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I am given the series:

$$\sum_{n=1}^{\infty} \frac{\sqrt{n}+\sin(n)}{n^2+5}$$

and I am asked to determine whether it is convergent or not. I know I need to use the comparison test to determine this. I can make a comparison with a harmonic p series ($a_n=\frac{1}{n^p}$ where p > 1, series converges). I argue that as the denominator grows more rapidly than the numerator, I need only look at the denominators:

$$\frac{1}{n^2+5}\le\frac{1}{n^2}$$

$\frac{1}{n^2}$ is a harmonic p series where $p>1$ which converges. As $\frac{\sqrt{n}+\sin(n)}{n^2+5}$ is less than that, by the comparison test, $\sum_{n=1}^{\infty} \frac{\sqrt{n}+\sin(n)}{n^2+5}$ is convergent.

Is this a valid argument for this question?

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Note quite. The numerator contains the term $\sqrt n+\sin(n)\ge \sqrt n-1$. However, we have

$$\frac{\sqrt n+\sin(n)}{n^2+5}\le \frac{2\sqrt n}{n^2}=\frac{2}{n^{3/2}}$$

Inasmuch as the series $\sum_{n=1}\frac{1}{n^{3/2}}$ converges, the series of interest does likewise by comparison.

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    $\begingroup$ $\sin(n) < \sqrt{n}$ right! , nice but what is the motivation behind the first line?,also is my solution correct ? $\endgroup$ – BAYMAX Mar 19 '17 at 6:02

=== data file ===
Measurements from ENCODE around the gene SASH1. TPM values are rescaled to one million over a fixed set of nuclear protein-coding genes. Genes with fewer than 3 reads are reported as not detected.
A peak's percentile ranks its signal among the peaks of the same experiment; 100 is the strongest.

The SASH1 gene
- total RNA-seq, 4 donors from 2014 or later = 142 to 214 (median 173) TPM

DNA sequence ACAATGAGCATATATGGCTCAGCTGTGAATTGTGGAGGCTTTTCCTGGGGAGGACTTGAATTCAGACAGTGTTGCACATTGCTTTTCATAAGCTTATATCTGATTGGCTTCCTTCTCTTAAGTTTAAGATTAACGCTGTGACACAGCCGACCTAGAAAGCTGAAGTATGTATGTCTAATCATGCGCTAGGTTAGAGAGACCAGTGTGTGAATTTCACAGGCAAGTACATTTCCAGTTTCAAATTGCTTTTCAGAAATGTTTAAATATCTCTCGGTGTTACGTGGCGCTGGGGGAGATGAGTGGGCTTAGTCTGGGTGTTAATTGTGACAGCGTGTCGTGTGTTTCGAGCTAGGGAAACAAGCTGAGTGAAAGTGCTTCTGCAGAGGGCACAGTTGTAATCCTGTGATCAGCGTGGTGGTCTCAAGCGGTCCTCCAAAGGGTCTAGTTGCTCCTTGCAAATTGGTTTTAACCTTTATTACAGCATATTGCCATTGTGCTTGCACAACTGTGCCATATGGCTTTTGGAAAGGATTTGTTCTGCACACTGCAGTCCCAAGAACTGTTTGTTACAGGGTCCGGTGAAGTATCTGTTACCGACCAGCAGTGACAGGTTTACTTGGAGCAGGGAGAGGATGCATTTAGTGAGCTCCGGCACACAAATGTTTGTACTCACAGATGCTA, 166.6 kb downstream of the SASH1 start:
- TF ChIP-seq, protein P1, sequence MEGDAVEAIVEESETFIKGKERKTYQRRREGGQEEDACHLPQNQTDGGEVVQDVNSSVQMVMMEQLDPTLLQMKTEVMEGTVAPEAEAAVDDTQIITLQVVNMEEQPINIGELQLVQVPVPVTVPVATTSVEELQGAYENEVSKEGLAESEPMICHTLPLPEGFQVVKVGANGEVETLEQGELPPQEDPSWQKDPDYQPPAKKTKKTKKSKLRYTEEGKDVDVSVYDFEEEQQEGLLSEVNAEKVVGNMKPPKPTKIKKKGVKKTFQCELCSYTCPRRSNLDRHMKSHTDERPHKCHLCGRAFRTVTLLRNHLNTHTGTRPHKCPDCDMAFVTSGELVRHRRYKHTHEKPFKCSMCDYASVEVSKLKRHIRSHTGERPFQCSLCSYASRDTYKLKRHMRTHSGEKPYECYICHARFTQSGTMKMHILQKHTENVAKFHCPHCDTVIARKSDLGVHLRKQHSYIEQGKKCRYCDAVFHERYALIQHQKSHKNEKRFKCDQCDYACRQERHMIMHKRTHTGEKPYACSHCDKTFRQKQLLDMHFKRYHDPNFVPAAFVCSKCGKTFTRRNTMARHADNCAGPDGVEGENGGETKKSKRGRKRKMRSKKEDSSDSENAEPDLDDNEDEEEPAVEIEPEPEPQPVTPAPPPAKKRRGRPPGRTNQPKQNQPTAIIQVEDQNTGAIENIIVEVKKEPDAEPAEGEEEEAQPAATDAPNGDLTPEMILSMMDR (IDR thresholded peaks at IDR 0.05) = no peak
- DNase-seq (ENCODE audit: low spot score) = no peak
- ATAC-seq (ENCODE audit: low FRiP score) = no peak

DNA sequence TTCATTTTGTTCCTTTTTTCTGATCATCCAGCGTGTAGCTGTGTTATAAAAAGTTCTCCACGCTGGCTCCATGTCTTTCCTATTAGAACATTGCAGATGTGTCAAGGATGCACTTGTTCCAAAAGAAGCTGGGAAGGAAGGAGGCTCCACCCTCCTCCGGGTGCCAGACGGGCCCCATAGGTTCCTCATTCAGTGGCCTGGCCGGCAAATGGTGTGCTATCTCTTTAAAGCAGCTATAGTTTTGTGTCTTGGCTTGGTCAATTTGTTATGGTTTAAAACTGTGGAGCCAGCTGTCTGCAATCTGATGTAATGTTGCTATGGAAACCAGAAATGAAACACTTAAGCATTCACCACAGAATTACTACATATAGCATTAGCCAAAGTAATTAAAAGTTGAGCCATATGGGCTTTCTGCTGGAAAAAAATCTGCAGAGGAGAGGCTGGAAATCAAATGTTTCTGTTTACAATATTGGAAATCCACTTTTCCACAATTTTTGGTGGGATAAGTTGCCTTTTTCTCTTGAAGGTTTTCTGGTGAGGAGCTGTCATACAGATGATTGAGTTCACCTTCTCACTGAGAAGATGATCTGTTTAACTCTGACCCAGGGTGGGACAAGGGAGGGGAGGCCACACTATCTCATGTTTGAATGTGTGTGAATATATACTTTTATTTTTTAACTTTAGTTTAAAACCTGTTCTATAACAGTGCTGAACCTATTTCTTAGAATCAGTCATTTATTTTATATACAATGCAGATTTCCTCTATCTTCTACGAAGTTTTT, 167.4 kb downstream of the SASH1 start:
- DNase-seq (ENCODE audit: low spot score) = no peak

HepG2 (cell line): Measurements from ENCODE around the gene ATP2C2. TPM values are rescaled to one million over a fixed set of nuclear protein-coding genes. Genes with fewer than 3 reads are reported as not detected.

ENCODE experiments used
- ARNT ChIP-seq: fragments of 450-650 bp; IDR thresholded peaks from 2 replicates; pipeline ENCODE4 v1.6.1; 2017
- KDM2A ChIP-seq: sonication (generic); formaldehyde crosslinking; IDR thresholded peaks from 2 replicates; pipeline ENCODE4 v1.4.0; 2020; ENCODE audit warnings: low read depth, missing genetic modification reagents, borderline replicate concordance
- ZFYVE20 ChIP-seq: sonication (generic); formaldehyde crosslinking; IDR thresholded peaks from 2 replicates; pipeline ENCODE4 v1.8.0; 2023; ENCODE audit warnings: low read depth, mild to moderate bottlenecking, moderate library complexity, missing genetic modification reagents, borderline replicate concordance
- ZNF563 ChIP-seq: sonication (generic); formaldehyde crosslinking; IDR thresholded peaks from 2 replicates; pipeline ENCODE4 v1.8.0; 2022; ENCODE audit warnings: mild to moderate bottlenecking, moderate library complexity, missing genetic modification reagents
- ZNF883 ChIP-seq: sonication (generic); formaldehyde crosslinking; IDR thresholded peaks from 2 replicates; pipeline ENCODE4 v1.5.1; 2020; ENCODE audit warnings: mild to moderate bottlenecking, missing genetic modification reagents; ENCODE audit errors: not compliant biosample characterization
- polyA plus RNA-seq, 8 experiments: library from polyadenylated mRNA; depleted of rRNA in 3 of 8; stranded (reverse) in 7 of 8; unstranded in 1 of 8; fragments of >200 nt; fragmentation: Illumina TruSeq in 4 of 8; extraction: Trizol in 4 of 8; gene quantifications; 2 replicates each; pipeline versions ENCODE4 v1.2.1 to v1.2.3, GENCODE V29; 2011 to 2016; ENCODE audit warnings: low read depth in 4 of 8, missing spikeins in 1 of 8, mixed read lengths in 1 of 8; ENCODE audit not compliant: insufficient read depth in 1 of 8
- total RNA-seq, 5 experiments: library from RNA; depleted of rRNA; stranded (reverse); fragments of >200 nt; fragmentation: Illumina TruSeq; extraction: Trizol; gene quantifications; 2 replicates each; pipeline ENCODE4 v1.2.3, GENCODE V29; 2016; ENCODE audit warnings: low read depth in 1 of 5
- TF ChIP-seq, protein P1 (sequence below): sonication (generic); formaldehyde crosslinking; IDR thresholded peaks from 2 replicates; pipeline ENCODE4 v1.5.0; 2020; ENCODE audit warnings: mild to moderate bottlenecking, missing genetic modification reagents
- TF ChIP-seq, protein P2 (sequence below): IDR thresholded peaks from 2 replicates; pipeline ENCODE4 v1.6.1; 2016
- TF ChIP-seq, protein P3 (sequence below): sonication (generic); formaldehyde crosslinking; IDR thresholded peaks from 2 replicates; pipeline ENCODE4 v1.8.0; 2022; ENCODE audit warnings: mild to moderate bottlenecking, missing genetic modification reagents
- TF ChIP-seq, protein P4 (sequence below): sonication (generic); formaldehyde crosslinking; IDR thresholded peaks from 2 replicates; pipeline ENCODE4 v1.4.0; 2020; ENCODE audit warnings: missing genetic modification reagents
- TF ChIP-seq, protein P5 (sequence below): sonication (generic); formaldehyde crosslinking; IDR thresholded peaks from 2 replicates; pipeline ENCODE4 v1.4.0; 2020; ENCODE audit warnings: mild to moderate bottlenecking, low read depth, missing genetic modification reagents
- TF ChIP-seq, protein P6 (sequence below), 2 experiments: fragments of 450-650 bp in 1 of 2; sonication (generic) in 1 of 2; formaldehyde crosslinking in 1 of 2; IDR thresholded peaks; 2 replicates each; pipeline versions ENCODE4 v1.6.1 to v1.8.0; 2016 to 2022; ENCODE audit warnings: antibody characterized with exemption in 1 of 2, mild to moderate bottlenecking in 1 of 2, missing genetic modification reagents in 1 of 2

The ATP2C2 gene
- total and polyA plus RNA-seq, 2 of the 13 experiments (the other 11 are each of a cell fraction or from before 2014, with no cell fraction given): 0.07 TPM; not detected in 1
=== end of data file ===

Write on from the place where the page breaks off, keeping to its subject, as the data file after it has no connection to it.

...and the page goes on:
• $\begingroup$ What do you mean? We are trying to find a convergence series that dominates the series of interest. We found one here. $\endgroup$ – Mark Viola Mar 19 '17 at 6:03
  • $\begingroup$ I couldnot understand this $\sqrt n+\sin(n)\ge n-1$ ? $\endgroup$ – BAYMAX Mar 19 '17 at 6:07
  • $\begingroup$ Ok,can you please check whether my answer is correct ? $\endgroup$ – BAYMAX Mar 19 '17 at 6:10
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    $\begingroup$ Yes, it certainly appears to be solid! $\endgroup$ – Mark Viola Mar 19 '17 at 6:14
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Since $\sin(n) \leq 1$,so $\sum_{n=1}^{\infty} \frac{\sqrt{n}+\sin(n)}{n^2+5}\leq \sum_{n=1}^{\infty} \frac{\sqrt{n}+1}{n^2+5}$,

Now for large $n$, $(n^{2} + 5)$ can be taken to be $n^{2}$ ,

so the series becomes $\sum_{n=1}^{\infty} \frac{\sqrt{n}+1}{n^2} = \sum_{n=1}^{\infty} \frac{1}{n^{1.5}}+\sum_{n=1}^{\infty} \frac{1}{n^2}$ and both the series are converging so,$\sum_{n=1}^{\infty} \frac{\sqrt{n}+1}{n^2+5}$converges!

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  • $\begingroup$ (+) for this solid solution $\endgroup$ – Mark Viola Mar 19 '17 at 6:23
  • $\begingroup$ Thanks for verifying the solution! @Dr.MV $\endgroup$ – BAYMAX Mar 19 '17 at 7:08

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